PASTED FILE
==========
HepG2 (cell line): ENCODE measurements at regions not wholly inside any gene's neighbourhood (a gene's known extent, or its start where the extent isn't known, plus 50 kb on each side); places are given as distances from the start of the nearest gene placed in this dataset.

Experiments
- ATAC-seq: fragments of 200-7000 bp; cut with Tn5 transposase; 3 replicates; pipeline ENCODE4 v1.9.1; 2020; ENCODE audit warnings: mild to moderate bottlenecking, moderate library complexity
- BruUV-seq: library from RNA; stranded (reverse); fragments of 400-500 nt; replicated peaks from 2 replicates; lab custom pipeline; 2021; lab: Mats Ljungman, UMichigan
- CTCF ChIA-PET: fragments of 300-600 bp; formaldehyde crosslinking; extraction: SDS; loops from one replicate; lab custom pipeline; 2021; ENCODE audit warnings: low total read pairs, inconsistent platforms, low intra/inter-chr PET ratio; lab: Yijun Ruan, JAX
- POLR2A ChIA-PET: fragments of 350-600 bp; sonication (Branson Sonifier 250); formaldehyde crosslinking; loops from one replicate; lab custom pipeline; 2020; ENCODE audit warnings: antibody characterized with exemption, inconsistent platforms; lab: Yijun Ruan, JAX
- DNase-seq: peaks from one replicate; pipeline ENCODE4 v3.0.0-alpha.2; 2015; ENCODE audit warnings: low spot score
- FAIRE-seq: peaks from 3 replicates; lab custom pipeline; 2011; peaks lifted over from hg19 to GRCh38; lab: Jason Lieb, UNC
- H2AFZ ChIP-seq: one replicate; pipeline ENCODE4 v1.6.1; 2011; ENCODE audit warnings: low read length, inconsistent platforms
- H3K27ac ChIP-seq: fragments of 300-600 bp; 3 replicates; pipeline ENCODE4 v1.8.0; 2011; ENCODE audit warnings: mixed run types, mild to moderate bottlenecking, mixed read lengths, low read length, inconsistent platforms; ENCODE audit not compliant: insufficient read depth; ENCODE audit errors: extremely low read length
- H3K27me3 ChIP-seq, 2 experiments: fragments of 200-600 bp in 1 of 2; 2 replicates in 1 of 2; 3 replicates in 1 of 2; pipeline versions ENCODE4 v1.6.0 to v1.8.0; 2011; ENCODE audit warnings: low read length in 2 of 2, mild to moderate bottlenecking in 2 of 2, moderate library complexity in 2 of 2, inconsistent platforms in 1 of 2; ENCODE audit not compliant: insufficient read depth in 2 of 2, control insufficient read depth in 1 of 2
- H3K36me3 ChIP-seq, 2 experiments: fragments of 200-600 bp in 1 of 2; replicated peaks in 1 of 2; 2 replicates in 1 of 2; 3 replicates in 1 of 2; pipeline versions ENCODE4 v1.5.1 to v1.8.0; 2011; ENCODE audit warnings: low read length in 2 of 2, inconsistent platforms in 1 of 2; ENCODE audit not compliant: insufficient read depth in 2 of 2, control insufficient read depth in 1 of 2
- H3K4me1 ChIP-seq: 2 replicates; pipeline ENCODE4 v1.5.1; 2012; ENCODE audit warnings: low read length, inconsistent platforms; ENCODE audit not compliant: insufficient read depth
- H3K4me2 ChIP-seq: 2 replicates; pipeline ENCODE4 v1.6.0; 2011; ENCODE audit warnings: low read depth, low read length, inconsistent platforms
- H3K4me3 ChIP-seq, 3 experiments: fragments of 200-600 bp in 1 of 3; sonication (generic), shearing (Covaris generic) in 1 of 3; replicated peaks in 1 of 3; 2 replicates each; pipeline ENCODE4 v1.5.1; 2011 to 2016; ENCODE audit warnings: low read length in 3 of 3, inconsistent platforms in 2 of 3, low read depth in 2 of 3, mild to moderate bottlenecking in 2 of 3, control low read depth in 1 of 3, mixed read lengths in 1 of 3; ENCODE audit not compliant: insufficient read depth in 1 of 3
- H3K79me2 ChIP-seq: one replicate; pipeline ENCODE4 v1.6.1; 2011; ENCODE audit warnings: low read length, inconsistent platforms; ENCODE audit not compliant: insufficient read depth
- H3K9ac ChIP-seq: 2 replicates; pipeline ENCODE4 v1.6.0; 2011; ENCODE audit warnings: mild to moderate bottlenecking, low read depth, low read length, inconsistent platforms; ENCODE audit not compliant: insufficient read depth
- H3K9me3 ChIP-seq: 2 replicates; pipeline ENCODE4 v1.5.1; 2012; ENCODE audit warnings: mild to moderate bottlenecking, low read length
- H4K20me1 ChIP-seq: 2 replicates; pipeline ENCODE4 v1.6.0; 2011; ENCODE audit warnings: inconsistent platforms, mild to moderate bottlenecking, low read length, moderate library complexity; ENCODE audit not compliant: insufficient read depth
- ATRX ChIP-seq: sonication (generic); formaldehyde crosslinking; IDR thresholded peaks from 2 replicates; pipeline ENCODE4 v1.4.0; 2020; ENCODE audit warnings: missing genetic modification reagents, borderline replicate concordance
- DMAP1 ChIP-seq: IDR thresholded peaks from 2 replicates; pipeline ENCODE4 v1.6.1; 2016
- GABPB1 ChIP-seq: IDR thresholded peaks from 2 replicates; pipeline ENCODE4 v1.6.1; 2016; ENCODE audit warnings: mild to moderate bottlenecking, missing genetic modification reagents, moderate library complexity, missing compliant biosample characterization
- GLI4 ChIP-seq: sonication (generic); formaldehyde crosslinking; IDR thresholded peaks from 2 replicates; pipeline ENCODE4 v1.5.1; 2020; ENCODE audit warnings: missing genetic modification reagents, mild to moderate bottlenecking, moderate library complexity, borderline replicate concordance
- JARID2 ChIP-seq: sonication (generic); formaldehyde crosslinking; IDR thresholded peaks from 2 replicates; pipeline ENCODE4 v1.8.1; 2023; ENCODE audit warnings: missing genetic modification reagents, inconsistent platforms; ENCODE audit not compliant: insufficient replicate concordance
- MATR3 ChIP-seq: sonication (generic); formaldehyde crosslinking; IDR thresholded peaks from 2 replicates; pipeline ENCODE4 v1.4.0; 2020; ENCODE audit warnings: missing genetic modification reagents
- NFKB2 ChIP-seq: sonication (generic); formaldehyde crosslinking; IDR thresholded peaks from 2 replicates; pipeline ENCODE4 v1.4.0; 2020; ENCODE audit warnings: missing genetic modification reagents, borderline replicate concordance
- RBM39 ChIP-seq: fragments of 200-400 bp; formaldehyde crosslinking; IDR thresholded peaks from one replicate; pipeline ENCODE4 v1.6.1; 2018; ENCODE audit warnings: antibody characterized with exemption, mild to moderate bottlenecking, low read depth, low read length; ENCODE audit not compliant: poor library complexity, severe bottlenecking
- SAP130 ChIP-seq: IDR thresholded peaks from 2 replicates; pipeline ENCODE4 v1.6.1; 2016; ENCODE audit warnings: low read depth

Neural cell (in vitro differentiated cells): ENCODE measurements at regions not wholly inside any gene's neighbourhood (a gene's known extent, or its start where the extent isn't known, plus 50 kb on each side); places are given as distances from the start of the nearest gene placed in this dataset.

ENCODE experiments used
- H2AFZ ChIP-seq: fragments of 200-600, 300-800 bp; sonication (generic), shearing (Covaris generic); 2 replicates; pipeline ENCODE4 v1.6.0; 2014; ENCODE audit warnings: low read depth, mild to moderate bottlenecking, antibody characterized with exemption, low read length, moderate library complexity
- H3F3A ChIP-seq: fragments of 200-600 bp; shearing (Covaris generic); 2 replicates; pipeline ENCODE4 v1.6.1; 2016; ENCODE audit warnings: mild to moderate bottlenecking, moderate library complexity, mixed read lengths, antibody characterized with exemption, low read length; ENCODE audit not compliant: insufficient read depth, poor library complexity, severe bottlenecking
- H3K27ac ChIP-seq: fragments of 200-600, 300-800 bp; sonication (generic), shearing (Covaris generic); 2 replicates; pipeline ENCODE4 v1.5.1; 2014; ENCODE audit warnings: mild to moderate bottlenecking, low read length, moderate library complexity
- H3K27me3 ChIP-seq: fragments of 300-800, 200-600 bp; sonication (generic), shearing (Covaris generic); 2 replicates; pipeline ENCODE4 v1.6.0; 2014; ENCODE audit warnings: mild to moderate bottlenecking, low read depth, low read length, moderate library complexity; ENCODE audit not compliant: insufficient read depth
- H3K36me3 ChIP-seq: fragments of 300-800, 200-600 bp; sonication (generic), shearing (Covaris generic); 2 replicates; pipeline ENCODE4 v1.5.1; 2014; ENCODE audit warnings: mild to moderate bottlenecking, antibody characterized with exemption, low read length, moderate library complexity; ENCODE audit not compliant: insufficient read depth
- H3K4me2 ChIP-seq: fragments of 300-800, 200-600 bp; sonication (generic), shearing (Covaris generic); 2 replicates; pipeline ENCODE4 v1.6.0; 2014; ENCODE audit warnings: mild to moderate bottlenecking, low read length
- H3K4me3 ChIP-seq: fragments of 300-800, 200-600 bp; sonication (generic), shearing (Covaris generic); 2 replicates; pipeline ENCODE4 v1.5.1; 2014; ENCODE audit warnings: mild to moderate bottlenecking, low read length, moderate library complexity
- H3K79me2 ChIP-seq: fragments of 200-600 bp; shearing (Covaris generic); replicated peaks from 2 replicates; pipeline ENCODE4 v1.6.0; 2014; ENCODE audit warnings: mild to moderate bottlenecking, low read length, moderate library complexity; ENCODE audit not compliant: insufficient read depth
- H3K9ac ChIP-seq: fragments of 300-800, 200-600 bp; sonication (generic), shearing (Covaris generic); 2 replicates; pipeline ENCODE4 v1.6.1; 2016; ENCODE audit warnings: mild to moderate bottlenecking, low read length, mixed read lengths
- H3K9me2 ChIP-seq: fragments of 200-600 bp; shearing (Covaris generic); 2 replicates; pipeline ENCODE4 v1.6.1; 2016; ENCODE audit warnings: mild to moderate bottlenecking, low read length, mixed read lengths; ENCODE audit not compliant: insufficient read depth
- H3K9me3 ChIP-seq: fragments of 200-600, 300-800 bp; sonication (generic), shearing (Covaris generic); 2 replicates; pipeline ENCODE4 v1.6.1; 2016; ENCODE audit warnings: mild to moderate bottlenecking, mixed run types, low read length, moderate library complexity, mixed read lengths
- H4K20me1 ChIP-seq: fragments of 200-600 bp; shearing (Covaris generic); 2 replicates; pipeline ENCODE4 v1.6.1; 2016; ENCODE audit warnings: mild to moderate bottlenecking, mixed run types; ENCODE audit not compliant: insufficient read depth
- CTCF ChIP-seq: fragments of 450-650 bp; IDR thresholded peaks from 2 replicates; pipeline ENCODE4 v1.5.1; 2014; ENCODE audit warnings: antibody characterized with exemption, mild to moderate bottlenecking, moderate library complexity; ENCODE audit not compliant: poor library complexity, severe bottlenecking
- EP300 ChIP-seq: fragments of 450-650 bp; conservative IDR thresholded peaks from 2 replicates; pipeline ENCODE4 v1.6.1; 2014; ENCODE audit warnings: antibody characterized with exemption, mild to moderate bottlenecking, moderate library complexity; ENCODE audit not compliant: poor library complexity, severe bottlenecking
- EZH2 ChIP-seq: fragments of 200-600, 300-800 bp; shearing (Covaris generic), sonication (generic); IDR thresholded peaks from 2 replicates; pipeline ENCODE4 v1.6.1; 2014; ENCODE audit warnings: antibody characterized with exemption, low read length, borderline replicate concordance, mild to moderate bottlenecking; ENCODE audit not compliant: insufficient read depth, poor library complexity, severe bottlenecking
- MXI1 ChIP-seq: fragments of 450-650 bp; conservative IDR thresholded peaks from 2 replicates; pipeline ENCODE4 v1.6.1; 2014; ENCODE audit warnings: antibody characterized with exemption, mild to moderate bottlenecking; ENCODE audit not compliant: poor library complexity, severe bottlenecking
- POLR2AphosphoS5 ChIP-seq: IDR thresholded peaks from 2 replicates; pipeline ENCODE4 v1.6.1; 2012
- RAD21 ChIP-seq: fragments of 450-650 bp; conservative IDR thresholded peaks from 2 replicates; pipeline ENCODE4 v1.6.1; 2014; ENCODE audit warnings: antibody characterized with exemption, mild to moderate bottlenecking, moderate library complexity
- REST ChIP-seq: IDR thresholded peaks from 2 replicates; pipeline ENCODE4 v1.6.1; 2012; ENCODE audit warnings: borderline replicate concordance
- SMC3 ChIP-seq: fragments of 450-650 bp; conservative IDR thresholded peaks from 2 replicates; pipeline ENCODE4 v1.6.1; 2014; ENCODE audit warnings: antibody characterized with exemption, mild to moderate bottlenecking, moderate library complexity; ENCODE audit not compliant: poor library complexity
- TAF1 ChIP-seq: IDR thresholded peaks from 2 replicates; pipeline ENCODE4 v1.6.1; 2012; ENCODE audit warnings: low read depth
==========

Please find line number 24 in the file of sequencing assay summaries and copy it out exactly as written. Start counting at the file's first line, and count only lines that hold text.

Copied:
- JARID2 ChIP-seq: sonication (generic); formaldehyde crosslinking; IDR thresholded peaks from 2 replicates; pipeline ENCODE4 v1.8.1; 2023; ENCODE audit warnings: missing genetic modification reagents, inconsistent platforms; ENCODE audit not compliant: insufficient replicate concordance